• Implementing principle of least privilege
  • Isolating tenants in a multi-tenant environment
  • Practicing the 4-eye-principle
  • Fighting shadow IT
  • Preventing accidental misconfiguration
  • Classification of data

What is the principle of least privilege

The principle of least privilege (PoLP) is the concept of granting access to only the resources that are absolutely necessary to do the assigned tasks. It is pretty similar to what you might know from movies about secret agents: They only know what is necessary to accomplish the mission: In that way they can't endanger the whole operation in case of failure.

But we're not the CIA or MI5 so let's see what the principle of least privilege means in terms of cloud security!

4 Tips to implement the principle of least privilege

From developer onboarding to long-term management of user and permission lifecycles, managing access to cloud infrastructure is complex and security-critical. Authorizations should be granted as sparingly as possible (principle of least privilege) in order to reduce security risks. At the same time, the productivity of developers should not be restricted by lacking access rights or tedious approval processes. A simple and transparent process for assigning access rights is therefore essential.

  1. Avoid excessive use of broad primitive roles
  2. Assign roles to groups, not individuals
  3. Reduce risk and control access to your project by using networking features
  4. Consider using managed platforms and services

Quarantine your applications and environments

A relatively easy but very important step in securing your cloud workloads is tenant isolation.

By that we mean 2 things:

  1. Every application needs to run in its own tenant.
  2. Different development environments, e.g. development, staging and production environments of each of your applications should run within their own tenant.

A common setup with our customers are three cloud tenants for every application you move to the cloud: Development, staging and production. The number of stages ranges from 2 up to 6, depending on the use case.

Let's have a look at a company that did not follow this principle – Tesla:

In 2018 security experts discovered that hackers gained access to Tesla's cloud resources. Not to steal company secrets but use them to mine crypto currencies. All of that happened on a tenant that was used for several applications and environments. That made it relatively easy for the attackers to hide their malware in the general activity on this tenant. It’s much harder to identify deviations of regular activity within a shared environment. One team responsible for a single app would probably have identified high expenses or unknown resources much earlier.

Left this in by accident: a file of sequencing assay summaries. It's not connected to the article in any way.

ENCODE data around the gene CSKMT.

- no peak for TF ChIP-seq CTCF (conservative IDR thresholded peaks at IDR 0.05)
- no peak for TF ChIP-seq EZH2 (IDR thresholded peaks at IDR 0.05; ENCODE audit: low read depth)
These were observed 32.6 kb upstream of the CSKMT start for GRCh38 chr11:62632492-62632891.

The dark truth about Shadow IT

According to a survey by the Cloud Security Alliance, only 8% of the CIOs believe they know about the secret digital infrastructure in their company. This shadow IT, or Stealth IT as it is more aptly referred to, hides from the radar of IT managers. Eco, the Association for the Internet Economy, asked 580 experts from German medium-sized companies for its IT security report - the result is clear and worrying: three quarters of those surveyed assume that a shadow IT exists in their company. Nearly 25% fear a "considerable extent".

Even without an actual security breach, shadow IT costs your organization money, right now. It is uncontrolled and may contain unnecessary workload, organization-wide discounts by the cloud providers, e.g. for reserved instances are not taken into account. There are examples of cloud costs being billed as travel expenses on company credit cards, making the controlling of cloud costs hardly possible.

Chapter 5: Technical Security in Cloud Computing

Now that we have covered the ins and outs of organizational security, let's turn to its even more powerful brother: Technical security!

This chapter will cover what technical security is when it comes to keeping your cloud secure.

You will learn about important aspects of technical security, like encryption at rest, credential management and audit logging.

What is technical security?

In the realm of IT – or in our case more specifically – cloud security, the term technical security refers to technical actions that can be taken to implement and enforce security measures.

How can you improve your technical security level?

Here's a list of aspects and concepts you definitely have to take into account when thinking about technical cloud security:

Once again, make sure you understand who is responsible for each aspect. The cloud service provider? If not, who in your organization is it?

  • Encryption
  • Credential management
  • Network architecture
  • Monitoring
  • Audit logging
  • Regional restrictions